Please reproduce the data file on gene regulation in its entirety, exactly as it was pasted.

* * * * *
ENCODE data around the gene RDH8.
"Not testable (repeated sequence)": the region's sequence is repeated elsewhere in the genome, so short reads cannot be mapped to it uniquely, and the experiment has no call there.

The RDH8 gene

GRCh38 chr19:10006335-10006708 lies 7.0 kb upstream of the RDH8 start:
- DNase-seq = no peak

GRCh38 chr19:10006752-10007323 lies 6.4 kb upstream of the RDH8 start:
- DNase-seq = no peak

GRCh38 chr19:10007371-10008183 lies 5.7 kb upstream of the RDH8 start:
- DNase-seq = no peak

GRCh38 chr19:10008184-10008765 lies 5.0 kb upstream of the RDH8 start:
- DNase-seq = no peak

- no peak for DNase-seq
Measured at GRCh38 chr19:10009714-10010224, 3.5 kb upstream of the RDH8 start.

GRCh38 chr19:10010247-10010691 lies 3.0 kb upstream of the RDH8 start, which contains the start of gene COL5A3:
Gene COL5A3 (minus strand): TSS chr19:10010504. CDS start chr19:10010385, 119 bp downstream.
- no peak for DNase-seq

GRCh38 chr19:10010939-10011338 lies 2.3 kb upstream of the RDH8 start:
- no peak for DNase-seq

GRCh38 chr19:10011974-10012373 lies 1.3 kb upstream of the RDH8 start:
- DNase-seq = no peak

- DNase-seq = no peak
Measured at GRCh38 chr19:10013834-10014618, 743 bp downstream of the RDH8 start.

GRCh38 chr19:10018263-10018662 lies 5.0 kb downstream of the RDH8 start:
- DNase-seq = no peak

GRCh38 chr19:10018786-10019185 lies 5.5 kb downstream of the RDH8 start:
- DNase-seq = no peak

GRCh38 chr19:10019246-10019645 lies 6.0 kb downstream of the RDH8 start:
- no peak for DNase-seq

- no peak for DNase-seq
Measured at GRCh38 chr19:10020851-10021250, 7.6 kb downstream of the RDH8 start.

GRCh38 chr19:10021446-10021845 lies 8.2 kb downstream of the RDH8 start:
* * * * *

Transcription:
ENCODE data around the gene RDH8.
"Not testable (repeated sequence)": the region's sequence is repeated elsewhere in the genome, so short reads cannot be mapped to it uniquely, and the experiment has no call there.

The RDH8 gene

GRCh38 chr19:10006335-10006708 lies 7.0 kb upstream of the RDH8 start:
- DNase-seq = no peak

GRCh38 chr19:10006752-10007323 lies 6.4 kb upstream of the RDH8 start:
- DNase-seq = no peak

GRCh38 chr19:10007371-10008183 lies 5.7 kb upstream of the RDH8 start:
- DNase-seq = no peak

GRCh38 chr19:10008184-10008765 lies 5.0 kb upstream of the RDH8 start:
- DNase-seq = no peak

- no peak for DNase-seq
Measured at GRCh38 chr19:10009714-10010224, 3.5 kb upstream of the RDH8 start.

GRCh38 chr19:10010247-10010691 lies 3.0 kb upstream of the RDH8 start, which contains the start of gene COL5A3:
Gene COL5A3 (minus strand): TSS chr19:10010504. CDS start chr19:10010385, 119 bp downstream.
- no peak for DNase-seq

GRCh38 chr19:10010939-10011338 lies 2.3 kb upstream of the RDH8 start:
- no peak for DNase-seq

GRCh38 chr19:10011974-10012373 lies 1.3 kb upstream of the RDH8 start:
- DNase-seq = no peak

- DNase-seq = no peak
Measured at GRCh38 chr19:10013834-10014618, 743 bp downstream of the RDH8 start.

GRCh38 chr19:10018263-10018662 lies 5.0 kb downstream of the RDH8 start:
- DNase-seq = no peak

GRCh38 chr19:10018786-10019185 lies 5.5 kb downstream of the RDH8 start:
- DNase-seq = no peak

GRCh38 chr19:10019246-10019645 lies 6.0 kb downstream of the RDH8 start:
- no peak for DNase-seq

- no peak for DNase-seq
Measured at GRCh38 chr19:10020851-10021250, 7.6 kb downstream of the RDH8 start.

GRCh38 chr19:10021446-10021845 lies 8.2 kb downstream of the RDH8 start: